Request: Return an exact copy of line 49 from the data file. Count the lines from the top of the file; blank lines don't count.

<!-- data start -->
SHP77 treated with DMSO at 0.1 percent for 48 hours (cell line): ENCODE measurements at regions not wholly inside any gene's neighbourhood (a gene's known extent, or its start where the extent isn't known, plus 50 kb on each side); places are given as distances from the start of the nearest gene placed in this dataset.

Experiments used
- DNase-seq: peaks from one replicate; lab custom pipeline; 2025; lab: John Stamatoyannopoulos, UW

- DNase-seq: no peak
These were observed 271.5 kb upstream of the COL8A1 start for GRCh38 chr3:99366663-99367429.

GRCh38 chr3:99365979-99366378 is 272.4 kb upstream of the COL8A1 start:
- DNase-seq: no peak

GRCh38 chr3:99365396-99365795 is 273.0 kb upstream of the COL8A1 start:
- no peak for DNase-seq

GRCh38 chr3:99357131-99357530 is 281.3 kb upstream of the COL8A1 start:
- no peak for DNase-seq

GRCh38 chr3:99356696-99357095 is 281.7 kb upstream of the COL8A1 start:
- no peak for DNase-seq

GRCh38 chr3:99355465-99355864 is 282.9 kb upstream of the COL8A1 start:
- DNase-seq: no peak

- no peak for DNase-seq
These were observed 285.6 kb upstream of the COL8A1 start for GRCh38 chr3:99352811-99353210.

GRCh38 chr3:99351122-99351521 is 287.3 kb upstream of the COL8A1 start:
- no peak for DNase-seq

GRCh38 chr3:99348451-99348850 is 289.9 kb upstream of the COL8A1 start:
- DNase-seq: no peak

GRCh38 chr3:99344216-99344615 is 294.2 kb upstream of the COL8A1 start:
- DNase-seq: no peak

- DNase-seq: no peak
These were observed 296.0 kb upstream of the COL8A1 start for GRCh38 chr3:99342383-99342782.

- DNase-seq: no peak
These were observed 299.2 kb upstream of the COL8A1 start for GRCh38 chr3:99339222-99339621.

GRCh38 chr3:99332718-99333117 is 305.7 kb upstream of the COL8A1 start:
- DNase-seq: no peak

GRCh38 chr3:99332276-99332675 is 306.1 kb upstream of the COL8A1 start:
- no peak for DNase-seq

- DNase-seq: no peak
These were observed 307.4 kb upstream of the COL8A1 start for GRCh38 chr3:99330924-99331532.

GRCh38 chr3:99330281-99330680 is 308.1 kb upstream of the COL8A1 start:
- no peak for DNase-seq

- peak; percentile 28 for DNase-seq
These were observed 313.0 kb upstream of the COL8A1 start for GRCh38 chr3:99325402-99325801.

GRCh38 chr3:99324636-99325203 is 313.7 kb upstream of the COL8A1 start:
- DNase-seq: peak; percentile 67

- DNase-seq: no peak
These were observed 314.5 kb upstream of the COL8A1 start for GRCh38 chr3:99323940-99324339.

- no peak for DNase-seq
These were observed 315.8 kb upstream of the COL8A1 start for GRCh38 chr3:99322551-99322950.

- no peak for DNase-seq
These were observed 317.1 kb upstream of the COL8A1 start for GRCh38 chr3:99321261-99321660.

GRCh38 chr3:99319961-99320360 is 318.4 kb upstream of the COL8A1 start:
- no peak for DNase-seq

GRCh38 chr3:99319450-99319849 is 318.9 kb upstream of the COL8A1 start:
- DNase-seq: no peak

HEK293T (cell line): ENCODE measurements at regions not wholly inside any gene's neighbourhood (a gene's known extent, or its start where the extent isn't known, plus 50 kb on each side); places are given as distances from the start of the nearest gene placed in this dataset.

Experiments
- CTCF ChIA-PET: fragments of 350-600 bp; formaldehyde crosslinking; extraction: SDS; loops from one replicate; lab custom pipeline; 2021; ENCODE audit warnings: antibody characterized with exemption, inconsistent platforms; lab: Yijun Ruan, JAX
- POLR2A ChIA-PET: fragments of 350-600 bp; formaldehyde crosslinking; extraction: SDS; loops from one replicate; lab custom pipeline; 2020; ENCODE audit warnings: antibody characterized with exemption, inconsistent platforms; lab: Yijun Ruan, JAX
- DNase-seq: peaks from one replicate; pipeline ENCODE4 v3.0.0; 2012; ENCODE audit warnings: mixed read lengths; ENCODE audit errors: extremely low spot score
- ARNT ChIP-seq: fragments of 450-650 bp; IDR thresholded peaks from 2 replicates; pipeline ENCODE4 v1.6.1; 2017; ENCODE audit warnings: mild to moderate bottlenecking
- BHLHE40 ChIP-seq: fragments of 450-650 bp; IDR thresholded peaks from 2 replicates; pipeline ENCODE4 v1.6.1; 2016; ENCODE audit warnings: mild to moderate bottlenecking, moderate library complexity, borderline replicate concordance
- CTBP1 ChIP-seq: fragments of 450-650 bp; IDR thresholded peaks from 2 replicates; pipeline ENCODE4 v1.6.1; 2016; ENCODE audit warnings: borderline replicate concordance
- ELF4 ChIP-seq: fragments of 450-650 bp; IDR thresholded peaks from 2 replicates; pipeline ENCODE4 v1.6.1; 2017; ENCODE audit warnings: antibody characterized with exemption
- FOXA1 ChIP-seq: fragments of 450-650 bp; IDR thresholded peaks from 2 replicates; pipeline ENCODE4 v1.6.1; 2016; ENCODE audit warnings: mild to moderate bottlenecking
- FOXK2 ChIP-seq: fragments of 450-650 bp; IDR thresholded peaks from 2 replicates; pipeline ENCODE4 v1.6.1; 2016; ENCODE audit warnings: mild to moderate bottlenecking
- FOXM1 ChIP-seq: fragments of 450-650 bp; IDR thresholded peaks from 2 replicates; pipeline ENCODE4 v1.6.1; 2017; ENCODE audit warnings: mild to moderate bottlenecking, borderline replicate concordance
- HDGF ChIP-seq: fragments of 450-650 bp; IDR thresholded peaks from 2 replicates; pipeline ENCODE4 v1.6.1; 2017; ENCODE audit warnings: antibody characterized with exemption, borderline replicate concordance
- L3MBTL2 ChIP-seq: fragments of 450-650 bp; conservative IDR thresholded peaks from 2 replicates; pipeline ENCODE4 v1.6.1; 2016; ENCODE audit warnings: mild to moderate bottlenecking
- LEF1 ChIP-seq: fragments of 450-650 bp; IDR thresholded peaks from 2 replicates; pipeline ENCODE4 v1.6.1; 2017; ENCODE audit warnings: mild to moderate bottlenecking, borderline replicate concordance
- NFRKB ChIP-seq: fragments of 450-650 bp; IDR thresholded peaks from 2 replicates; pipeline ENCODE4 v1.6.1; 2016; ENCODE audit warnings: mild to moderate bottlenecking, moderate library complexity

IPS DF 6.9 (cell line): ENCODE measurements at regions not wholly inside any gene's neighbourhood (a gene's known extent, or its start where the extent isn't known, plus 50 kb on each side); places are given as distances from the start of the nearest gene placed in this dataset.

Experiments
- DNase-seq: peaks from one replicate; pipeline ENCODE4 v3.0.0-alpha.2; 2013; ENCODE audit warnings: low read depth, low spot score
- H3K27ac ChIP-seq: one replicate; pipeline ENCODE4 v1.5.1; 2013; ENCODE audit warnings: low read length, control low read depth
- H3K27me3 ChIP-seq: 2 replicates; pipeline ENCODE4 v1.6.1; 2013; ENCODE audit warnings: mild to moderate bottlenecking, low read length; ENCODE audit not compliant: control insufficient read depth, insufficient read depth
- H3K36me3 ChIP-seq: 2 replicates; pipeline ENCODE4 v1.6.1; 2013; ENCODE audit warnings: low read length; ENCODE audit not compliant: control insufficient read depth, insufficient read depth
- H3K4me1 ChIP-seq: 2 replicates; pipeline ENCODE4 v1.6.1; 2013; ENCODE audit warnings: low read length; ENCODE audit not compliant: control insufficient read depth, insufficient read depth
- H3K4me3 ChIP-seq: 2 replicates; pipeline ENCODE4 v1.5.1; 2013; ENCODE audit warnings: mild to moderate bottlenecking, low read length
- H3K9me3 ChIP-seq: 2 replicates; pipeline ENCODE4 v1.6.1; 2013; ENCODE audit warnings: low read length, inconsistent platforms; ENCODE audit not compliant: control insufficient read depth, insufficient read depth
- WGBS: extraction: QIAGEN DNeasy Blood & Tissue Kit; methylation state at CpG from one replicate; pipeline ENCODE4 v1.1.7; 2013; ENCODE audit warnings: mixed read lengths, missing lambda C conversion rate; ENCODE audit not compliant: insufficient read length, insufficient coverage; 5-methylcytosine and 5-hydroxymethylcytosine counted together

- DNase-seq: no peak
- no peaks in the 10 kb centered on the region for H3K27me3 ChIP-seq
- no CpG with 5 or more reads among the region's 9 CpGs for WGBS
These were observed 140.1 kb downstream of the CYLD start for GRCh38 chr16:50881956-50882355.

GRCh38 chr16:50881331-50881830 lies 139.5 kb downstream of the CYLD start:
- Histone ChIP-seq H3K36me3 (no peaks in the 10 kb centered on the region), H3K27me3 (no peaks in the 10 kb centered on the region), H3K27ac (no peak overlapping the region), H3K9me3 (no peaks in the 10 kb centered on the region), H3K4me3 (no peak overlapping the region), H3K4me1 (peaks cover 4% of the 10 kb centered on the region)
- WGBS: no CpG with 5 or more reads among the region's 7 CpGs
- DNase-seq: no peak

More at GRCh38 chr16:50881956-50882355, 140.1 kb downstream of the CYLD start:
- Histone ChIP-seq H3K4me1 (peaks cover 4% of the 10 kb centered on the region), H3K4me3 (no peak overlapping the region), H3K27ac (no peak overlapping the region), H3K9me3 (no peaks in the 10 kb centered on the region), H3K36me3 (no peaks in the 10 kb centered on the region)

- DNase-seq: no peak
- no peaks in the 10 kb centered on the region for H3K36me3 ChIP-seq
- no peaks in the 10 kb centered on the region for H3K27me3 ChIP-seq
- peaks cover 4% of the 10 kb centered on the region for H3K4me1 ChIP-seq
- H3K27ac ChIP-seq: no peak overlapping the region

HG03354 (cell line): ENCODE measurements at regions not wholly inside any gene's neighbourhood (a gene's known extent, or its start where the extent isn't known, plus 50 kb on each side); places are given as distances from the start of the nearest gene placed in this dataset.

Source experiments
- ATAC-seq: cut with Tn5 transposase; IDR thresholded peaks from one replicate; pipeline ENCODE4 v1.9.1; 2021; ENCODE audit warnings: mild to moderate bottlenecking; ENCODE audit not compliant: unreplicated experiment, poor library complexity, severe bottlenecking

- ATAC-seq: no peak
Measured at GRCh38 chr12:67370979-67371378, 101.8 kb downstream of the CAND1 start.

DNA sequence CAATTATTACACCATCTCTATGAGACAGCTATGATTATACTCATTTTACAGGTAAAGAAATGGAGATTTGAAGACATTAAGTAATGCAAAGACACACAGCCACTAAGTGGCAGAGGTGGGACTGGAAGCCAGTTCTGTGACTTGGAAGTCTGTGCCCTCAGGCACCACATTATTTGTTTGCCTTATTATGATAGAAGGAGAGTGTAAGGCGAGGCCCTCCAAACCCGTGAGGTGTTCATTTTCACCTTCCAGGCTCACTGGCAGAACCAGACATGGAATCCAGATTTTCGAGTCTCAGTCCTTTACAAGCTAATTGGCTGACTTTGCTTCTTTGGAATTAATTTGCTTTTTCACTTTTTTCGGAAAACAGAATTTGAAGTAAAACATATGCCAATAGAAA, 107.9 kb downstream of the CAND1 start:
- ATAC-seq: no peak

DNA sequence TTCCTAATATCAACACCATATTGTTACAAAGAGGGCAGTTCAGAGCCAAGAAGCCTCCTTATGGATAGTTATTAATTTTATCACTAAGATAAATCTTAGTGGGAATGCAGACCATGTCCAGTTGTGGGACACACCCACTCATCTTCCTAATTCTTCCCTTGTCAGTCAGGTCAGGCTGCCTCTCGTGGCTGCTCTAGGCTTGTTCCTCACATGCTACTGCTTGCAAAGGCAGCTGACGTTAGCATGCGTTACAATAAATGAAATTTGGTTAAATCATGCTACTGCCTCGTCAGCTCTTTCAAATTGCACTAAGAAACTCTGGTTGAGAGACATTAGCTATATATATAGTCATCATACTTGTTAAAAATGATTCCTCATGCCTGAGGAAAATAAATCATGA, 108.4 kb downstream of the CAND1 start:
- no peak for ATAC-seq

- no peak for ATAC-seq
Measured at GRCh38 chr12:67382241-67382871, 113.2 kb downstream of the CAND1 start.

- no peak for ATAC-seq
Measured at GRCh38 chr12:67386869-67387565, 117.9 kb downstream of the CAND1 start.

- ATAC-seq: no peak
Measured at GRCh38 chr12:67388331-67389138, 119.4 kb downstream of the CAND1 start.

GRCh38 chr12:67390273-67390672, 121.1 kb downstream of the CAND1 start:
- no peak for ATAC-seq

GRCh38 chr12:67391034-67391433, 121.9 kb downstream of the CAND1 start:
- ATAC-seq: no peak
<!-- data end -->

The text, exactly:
- DNase-seq: no peak